Politics and Personalities, or NPR vs FOX

So often politics comes down to personality. It's not just what a person's message is, it's how the message is delivered.

Naturally, the first thing that comes to mind when I think of this is FOX and NPR. There's definitely a FOX personality-type and an NPR personality-type. I have both tuned in to my radio in the car, and I love going back and forth -- not just for the various kinds of information but for the delivery. It's fun to hit my button and hear Bill O'Reilly get feisty and mad, and then switch to Ira or Diane on NPR, whose voices are notoriously slow and gentle. Neither one is bad, of course (unless you're a modern liberal, in which case you'll think O'Reilly's the devil); but whichever station you prefer no doubt indicates what kind of personality you have. If you're an NPR groupie, you're probably soft-spoken or you prefer to keep your opinions to yourself. If you're an avid FOX fan, you're no doubt outspoken and have a tendancy to get riled up.

None of this matters much except that good information sometimes gets lost in the shuffle. In other words, if you can't stand arrogance, you probably won't listen to O'Reilly -- which is unfortunate since you're going to miss out on information you need to hear. I can't stand the personalities at NPR -- all that niceness bugs the shit out of me -- but I tune in to see if there's something I need to hear. The bottom line is that when people only hang out with their own kind -- like those in the media -- they can't see beyond themselves. They can't imagine there's another way to view the world, and thus they remain in the dark. Don't let this happen to you.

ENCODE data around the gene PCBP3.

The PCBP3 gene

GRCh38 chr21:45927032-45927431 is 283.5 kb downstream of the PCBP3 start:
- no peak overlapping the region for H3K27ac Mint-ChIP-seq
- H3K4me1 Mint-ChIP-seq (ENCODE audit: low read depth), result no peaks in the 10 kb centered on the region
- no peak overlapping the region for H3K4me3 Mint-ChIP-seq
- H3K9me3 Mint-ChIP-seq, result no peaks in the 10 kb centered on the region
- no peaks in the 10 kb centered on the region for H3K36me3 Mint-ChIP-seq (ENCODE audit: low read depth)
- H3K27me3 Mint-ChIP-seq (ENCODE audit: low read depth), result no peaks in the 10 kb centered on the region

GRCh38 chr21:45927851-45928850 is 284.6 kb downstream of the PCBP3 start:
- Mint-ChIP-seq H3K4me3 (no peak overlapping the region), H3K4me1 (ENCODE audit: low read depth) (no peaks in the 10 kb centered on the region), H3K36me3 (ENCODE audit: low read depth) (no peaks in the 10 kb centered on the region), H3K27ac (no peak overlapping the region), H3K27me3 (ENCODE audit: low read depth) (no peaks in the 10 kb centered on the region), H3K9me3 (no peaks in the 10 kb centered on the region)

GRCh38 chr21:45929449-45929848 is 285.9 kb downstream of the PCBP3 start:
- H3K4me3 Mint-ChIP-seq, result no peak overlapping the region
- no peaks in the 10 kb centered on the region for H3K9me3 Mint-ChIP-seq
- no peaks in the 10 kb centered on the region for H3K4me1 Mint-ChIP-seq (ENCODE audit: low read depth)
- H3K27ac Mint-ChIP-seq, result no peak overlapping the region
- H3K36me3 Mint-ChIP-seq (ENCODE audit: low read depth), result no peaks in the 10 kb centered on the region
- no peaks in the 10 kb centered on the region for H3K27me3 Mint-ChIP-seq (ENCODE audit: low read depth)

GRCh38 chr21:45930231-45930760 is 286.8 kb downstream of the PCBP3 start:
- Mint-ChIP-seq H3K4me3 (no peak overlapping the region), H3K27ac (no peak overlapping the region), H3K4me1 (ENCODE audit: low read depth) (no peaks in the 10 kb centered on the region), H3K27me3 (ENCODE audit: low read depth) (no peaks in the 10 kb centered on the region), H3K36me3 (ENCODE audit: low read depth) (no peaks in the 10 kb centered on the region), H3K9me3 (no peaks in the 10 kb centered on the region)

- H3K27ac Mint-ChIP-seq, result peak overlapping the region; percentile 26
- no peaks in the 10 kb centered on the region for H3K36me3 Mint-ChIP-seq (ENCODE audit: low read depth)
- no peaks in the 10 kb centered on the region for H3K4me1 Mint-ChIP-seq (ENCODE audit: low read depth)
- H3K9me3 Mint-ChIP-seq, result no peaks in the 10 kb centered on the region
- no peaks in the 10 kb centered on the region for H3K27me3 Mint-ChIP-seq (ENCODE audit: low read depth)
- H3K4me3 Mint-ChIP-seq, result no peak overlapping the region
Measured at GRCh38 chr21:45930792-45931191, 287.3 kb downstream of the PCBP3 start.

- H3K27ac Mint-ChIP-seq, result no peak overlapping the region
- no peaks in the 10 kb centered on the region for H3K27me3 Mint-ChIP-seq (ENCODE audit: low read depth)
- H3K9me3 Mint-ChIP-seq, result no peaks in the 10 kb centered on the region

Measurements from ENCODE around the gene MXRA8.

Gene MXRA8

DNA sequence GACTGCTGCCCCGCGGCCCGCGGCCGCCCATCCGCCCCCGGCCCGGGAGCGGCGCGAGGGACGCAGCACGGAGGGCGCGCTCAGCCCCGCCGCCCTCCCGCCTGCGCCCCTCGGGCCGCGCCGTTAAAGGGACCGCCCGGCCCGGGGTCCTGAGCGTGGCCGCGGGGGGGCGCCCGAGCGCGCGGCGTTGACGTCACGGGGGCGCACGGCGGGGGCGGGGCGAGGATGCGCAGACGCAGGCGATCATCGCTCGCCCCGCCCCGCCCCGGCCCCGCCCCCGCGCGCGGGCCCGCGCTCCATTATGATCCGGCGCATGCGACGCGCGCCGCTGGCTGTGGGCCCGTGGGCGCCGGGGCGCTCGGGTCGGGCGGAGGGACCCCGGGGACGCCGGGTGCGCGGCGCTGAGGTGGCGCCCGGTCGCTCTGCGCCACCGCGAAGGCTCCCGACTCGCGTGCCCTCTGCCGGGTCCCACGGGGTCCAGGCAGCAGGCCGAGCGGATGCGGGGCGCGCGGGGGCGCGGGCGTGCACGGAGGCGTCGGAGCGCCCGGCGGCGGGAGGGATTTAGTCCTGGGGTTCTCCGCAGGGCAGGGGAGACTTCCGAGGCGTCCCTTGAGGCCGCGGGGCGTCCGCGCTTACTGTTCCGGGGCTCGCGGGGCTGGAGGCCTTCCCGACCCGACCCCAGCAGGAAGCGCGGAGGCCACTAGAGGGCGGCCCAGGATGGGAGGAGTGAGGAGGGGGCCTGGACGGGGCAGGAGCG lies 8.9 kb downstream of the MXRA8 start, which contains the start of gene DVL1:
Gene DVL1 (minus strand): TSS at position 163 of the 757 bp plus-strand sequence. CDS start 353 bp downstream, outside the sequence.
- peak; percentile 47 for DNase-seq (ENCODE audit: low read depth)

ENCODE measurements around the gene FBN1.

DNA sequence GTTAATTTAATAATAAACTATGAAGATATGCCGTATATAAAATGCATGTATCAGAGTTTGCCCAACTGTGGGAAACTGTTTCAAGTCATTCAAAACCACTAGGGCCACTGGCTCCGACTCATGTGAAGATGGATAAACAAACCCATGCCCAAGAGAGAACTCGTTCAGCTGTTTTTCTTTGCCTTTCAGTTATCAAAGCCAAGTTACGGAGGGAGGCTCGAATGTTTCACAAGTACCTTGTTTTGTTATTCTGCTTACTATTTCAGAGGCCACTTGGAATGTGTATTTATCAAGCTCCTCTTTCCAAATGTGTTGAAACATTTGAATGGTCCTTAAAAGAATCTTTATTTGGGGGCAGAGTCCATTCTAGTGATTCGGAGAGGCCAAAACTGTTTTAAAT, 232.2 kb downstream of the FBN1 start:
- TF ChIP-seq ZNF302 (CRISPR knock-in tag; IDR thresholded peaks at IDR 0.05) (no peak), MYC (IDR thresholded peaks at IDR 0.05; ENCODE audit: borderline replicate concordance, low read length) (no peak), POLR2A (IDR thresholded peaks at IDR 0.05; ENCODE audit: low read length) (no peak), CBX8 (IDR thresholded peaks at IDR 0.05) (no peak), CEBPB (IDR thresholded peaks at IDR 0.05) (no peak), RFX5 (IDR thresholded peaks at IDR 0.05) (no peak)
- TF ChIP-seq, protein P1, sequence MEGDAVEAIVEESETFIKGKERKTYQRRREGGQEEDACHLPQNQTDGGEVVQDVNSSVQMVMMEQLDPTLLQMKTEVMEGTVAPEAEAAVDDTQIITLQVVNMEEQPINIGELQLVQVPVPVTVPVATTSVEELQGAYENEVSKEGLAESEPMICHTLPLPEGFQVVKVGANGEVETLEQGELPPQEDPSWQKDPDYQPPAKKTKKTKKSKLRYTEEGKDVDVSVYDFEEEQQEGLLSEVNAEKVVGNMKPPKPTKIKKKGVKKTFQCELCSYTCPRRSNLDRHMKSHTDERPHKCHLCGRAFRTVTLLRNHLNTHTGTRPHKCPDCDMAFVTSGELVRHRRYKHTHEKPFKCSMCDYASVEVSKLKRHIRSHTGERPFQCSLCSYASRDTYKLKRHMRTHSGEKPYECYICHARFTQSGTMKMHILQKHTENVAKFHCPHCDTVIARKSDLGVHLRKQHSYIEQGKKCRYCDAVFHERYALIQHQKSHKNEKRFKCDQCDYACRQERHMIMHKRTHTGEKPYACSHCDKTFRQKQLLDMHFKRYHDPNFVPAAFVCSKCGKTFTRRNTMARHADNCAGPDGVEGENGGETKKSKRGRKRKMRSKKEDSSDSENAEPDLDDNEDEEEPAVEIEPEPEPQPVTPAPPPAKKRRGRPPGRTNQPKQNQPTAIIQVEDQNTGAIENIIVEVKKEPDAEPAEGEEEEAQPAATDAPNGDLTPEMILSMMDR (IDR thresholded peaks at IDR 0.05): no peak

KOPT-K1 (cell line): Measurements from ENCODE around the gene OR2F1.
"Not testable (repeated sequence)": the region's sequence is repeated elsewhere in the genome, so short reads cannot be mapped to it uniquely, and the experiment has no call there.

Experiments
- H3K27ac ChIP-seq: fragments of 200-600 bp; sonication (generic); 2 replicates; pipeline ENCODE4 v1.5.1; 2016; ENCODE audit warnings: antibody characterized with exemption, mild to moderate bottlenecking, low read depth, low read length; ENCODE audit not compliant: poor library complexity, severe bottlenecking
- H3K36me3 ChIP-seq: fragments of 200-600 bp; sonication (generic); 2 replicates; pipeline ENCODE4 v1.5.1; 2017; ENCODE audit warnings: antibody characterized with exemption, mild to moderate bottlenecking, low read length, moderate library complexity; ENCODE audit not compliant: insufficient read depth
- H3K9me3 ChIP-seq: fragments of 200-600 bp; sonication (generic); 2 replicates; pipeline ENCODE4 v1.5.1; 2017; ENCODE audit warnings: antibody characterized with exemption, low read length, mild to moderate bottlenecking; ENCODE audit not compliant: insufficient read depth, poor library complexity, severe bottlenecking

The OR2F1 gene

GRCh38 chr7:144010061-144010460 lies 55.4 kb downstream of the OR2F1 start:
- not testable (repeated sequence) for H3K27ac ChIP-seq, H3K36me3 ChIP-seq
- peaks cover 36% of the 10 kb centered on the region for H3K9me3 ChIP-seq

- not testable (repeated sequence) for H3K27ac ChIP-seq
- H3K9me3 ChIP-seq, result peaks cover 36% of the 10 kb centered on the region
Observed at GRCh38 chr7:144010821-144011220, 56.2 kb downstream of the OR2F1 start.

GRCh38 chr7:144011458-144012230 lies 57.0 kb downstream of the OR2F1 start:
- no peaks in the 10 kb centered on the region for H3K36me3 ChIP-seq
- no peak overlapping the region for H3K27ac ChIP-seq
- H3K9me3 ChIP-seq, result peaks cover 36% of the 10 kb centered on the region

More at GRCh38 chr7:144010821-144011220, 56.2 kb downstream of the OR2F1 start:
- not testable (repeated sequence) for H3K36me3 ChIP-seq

Sit through all of it -- and, as always, make up your own mind.

1 Response to “Politics and Personalities, or NPR vs FOX”:

  1. fen331 says:

    i think conservative women are secy.